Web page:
The original document had images and diagrams added for each topic, ones that I think would be useful to the teachers in planning and delivering lessons; I have removed these from the document below in the interests of avoiding any copy-write violations. Sadly, the document is somewhat less friendly without these.

There are parts of the document that are particular to my school setting. For example, the specific trees that children are to learn by sight match ones that are found on our school grounds.** Equally, I had to make a fair few subjective decisions (e.g. exactly which parts of a plant are essential to children’s understanding in a given year group? Stigma? Ovule? Xylem?) Although I’d advise personalising any curriculum document, there is, I think, huge overlap in what many schools will attempt to teach, especially given the precision of the science national curriculum compared to, say, history or geography. That being the case, without further ado here is the link to the science progression document:

Once you have downloaded the curriculum document, if you find that it saves you or your colleagues some time, please consider coming back to this page at some point and making a small donation to the Malaria Consortium using the following link. There is absolutely zero pressure to donate. If the charity bit puts you off from downloading, please just pretend it isn’t there! My central aim is to save some fellow teachers a bit of time if I can, so share it freely. A few donations to an excellent cause (in this case a top-rated GiveWell charity) would merely be a bonus:


*This structure of ‘revision’ and ‘new learning’ for each topic is borrowed from a curriculum document that @MrsSTeaches created and that she and Clare Sealy kindly shared with me; consider this an attempt to ‘pay it forward’ in response to their generosity.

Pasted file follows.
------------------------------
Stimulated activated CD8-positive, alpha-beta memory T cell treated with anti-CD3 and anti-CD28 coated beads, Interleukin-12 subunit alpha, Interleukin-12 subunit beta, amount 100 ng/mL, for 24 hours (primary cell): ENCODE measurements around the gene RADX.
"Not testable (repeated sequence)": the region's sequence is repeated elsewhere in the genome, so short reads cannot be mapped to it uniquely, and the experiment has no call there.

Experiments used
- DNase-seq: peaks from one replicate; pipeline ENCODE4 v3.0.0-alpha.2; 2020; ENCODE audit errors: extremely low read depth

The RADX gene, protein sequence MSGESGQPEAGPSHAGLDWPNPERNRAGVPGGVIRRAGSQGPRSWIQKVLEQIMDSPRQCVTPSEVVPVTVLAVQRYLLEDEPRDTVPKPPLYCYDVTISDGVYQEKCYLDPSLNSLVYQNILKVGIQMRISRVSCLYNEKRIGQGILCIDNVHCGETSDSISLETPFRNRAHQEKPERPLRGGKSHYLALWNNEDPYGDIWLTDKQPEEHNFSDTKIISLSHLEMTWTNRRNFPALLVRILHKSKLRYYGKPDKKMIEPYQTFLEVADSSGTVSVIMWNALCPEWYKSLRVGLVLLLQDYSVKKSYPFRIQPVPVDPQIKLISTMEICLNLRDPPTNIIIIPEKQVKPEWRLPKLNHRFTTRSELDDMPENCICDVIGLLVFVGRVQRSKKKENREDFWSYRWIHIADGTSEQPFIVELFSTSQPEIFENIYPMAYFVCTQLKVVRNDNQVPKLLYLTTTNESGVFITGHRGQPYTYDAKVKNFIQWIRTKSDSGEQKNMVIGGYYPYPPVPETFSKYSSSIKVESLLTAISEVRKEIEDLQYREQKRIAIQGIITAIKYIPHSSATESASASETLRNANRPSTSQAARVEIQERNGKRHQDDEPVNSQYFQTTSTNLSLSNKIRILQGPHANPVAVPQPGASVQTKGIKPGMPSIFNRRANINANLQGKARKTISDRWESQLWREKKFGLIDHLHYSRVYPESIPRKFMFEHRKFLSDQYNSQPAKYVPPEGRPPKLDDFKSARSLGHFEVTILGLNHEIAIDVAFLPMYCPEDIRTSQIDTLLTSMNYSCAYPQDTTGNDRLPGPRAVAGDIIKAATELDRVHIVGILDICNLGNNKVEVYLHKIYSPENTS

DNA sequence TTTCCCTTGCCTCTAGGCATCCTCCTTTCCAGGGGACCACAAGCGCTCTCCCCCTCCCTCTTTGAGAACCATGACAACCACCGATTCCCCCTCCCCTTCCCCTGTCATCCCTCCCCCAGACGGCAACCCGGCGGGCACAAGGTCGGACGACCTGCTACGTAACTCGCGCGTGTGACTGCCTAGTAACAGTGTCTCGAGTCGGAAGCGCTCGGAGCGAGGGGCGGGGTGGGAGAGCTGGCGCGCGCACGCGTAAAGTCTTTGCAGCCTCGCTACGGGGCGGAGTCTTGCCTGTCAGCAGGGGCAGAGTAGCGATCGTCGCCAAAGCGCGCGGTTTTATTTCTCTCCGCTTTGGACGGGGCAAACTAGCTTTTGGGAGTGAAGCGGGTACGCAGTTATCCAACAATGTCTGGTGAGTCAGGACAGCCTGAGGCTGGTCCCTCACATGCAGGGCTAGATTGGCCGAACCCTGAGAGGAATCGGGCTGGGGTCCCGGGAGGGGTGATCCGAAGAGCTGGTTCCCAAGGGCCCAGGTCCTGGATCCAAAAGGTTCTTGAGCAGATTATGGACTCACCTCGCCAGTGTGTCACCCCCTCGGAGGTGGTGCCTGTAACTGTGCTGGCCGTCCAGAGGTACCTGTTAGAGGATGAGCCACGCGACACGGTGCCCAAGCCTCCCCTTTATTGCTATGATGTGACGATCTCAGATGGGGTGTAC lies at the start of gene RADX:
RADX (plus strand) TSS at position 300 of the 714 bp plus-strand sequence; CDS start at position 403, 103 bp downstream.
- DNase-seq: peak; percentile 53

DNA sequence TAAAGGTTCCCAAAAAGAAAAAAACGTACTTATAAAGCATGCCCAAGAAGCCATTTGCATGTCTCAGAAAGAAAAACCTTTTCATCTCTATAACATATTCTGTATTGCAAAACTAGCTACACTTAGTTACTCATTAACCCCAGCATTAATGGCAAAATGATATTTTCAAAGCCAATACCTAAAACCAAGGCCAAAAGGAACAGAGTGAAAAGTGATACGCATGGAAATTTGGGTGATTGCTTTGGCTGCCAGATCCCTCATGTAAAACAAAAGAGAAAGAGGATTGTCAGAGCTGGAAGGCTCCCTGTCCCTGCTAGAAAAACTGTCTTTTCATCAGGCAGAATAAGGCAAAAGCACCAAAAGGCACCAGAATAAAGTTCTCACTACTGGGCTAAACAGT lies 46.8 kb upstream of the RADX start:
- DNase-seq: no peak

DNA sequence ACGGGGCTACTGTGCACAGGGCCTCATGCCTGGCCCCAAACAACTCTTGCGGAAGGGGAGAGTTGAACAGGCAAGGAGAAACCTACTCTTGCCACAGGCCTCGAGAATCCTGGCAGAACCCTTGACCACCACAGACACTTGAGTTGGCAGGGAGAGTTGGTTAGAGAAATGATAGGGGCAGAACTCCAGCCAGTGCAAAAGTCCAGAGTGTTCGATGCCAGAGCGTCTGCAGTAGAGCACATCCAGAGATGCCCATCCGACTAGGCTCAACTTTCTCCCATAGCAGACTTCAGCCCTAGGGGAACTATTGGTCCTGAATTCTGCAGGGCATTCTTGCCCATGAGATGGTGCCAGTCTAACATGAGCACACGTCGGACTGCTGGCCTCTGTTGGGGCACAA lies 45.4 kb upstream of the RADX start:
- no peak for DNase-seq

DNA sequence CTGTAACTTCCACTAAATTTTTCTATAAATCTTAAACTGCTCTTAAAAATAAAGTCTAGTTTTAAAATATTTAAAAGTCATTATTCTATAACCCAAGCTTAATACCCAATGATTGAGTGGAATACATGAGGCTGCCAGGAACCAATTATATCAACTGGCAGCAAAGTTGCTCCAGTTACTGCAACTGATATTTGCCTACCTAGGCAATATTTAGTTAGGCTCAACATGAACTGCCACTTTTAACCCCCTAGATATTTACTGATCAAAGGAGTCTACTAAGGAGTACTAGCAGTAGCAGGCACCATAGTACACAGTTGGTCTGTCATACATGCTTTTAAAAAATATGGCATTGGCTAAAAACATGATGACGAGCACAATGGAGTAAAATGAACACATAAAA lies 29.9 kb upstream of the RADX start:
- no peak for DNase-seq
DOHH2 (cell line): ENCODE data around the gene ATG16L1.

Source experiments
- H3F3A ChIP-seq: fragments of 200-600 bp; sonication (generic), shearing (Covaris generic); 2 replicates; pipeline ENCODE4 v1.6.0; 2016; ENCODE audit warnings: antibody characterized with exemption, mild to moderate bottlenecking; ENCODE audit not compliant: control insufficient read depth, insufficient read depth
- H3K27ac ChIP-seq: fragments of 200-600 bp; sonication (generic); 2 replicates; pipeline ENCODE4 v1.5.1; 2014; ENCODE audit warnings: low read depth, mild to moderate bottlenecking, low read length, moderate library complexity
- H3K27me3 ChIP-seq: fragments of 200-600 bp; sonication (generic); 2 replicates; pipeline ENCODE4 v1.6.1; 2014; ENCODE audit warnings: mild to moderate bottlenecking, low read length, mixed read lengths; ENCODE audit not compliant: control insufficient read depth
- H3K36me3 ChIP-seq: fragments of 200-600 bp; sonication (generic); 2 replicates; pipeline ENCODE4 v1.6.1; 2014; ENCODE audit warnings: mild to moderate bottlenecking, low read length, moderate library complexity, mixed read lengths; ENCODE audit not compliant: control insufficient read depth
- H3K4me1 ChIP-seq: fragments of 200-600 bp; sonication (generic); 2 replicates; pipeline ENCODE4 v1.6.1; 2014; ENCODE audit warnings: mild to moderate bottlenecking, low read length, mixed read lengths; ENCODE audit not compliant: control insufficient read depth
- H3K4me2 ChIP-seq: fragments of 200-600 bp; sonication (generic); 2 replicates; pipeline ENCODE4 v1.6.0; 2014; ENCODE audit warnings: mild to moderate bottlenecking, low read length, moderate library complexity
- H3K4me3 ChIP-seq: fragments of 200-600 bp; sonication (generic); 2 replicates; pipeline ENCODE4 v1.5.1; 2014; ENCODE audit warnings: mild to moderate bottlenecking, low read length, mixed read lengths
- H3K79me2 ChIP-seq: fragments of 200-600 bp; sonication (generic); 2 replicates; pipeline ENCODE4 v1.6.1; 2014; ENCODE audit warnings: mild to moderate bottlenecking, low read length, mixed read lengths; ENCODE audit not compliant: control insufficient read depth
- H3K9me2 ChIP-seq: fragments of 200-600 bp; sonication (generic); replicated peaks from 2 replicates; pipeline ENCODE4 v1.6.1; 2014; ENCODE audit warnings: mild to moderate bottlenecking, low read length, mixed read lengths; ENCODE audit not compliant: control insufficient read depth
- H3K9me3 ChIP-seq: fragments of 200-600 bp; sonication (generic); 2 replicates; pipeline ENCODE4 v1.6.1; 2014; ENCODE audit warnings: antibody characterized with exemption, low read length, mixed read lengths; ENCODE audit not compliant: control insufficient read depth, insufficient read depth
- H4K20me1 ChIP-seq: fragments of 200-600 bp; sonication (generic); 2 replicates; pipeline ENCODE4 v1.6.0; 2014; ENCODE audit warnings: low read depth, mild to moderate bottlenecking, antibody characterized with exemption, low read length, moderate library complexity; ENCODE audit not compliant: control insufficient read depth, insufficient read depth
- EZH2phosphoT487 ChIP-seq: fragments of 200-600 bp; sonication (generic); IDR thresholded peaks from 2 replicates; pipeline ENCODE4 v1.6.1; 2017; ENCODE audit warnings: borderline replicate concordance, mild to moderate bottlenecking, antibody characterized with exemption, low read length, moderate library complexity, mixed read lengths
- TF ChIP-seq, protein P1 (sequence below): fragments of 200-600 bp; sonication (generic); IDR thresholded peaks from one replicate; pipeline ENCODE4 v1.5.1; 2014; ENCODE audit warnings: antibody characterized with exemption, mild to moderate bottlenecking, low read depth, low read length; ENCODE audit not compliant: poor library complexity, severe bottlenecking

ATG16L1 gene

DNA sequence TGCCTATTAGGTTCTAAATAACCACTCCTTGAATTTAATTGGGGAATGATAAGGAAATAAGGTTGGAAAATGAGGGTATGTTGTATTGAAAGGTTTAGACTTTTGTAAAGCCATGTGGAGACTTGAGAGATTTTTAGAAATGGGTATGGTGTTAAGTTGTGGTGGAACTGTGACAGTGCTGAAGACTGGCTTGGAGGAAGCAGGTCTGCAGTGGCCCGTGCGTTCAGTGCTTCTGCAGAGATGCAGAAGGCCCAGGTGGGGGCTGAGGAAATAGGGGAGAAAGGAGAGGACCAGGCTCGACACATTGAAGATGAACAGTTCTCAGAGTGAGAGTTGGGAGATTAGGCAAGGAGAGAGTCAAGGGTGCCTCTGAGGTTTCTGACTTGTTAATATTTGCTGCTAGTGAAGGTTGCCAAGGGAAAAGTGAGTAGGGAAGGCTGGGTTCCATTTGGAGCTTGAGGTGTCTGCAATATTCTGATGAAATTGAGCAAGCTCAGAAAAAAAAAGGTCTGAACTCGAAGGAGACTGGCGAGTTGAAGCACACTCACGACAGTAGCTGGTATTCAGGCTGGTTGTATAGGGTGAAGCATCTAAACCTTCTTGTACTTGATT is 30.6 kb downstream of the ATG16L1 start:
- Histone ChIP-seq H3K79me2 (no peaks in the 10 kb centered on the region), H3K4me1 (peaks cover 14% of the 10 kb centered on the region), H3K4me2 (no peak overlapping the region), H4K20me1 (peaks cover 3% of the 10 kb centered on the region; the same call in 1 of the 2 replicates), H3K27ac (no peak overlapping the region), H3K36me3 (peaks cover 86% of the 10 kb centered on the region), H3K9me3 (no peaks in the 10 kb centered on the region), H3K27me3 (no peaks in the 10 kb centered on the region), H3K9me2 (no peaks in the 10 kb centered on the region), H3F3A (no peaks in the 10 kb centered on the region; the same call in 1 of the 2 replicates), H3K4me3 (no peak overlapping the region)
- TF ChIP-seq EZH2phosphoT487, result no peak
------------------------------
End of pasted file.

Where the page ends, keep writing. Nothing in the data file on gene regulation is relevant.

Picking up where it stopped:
**I think I saw this idea shared by Andrew Percival.

***There are bound to be a few spelling errors here or there (or even vocabulary that is defined as ‘new’ in more than one topic.) I’d hope that my decent science qualifications and teaching experience will have weeded out the vast majority of possible misconceptions in my scientific understanding, but feel free to ask questions or point out any errors. I sincerely hope that you find this useful.

Tier two vocabulary for primary teachers – the 3-4-5 list

Vocabulary is an essential component of reading comprehension and learning. The challenge for teachers is that it is hard to know where to begin when teaching vocabulary. Too many words, too little time. In their influential book, Bringing Words to Life, Isabel Beck, Margaret McKeown and Linda Kucan attempt to provide some structure to this challenge by suggesting that vocabulary can be divided into three tiers:

Tier one: Common words that students are likely to pick up through everyday conversation. (E.g. dog, through, chair, know.)